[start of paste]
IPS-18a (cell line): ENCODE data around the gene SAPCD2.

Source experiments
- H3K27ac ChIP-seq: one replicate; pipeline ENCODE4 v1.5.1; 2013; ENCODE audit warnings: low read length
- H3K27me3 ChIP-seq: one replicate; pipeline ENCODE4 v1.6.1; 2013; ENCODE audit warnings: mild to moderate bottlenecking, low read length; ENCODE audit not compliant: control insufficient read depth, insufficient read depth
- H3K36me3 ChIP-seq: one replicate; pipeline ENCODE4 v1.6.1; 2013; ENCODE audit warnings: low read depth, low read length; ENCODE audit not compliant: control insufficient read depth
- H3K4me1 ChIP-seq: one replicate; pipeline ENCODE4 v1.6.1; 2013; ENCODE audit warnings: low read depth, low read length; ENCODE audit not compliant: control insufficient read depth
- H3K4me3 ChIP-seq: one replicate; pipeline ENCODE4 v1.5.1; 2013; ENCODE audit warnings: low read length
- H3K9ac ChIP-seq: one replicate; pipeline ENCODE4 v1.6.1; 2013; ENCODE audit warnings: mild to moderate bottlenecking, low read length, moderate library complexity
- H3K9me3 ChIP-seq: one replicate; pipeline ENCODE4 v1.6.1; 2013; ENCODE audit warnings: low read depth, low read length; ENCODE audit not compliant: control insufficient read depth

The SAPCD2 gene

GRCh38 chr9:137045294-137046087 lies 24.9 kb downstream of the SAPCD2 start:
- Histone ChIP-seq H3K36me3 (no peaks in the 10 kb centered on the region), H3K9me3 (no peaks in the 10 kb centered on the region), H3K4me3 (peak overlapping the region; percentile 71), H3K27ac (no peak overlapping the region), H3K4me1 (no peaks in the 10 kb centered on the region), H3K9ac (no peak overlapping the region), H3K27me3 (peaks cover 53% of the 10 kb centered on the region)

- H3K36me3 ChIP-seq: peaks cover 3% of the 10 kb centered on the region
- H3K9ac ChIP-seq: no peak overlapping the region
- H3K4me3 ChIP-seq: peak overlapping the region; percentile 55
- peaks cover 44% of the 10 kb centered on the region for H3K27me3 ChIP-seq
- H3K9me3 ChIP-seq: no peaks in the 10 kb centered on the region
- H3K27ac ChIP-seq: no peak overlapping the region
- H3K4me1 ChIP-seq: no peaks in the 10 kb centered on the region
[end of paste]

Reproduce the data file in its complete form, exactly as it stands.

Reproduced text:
IPS-18a (cell line): ENCODE data around the gene SAPCD2.

Source experiments
- H3K27ac ChIP-seq: one replicate; pipeline ENCODE4 v1.5.1; 2013; ENCODE audit warnings: low read length
- H3K27me3 ChIP-seq: one replicate; pipeline ENCODE4 v1.6.1; 2013; ENCODE audit warnings: mild to moderate bottlenecking, low read length; ENCODE audit not compliant: control insufficient read depth, insufficient read depth
- H3K36me3 ChIP-seq: one replicate; pipeline ENCODE4 v1.6.1; 2013; ENCODE audit warnings: low read depth, low read length; ENCODE audit not compliant: control insufficient read depth
- H3K4me1 ChIP-seq: one replicate; pipeline ENCODE4 v1.6.1; 2013; ENCODE audit warnings: low read depth, low read length; ENCODE audit not compliant: control insufficient read depth
- H3K4me3 ChIP-seq: one replicate; pipeline ENCODE4 v1.5.1; 2013; ENCODE audit warnings: low read length
- H3K9ac ChIP-seq: one replicate; pipeline ENCODE4 v1.6.1; 2013; ENCODE audit warnings: mild to moderate bottlenecking, low read length, moderate library complexity
- H3K9me3 ChIP-seq: one replicate; pipeline ENCODE4 v1.6.1; 2013; ENCODE audit warnings: low read depth, low read length; ENCODE audit not compliant: control insufficient read depth

The SAPCD2 gene

GRCh38 chr9:137045294-137046087 lies 24.9 kb downstream of the SAPCD2 start:
- Histone ChIP-seq H3K36me3 (no peaks in the 10 kb centered on the region), H3K9me3 (no peaks in the 10 kb centered on the region), H3K4me3 (peak overlapping the region; percentile 71), H3K27ac (no peak overlapping the region), H3K4me1 (no peaks in the 10 kb centered on the region), H3K9ac (no peak overlapping the region), H3K27me3 (peaks cover 53% of the 10 kb centered on the region)

- H3K36me3 ChIP-seq: peaks cover 3% of the 10 kb centered on the region
- H3K9ac ChIP-seq: no peak overlapping the region
- H3K4me3 ChIP-seq: peak overlapping the region; percentile 55
- peaks cover 44% of the 10 kb centered on the region for H3K27me3 ChIP-seq
- H3K9me3 ChIP-seq: no peaks in the 10 kb centered on the region
- H3K27ac ChIP-seq: no peak overlapping the region
- H3K4me1 ChIP-seq: no peaks in the 10 kb centered on the region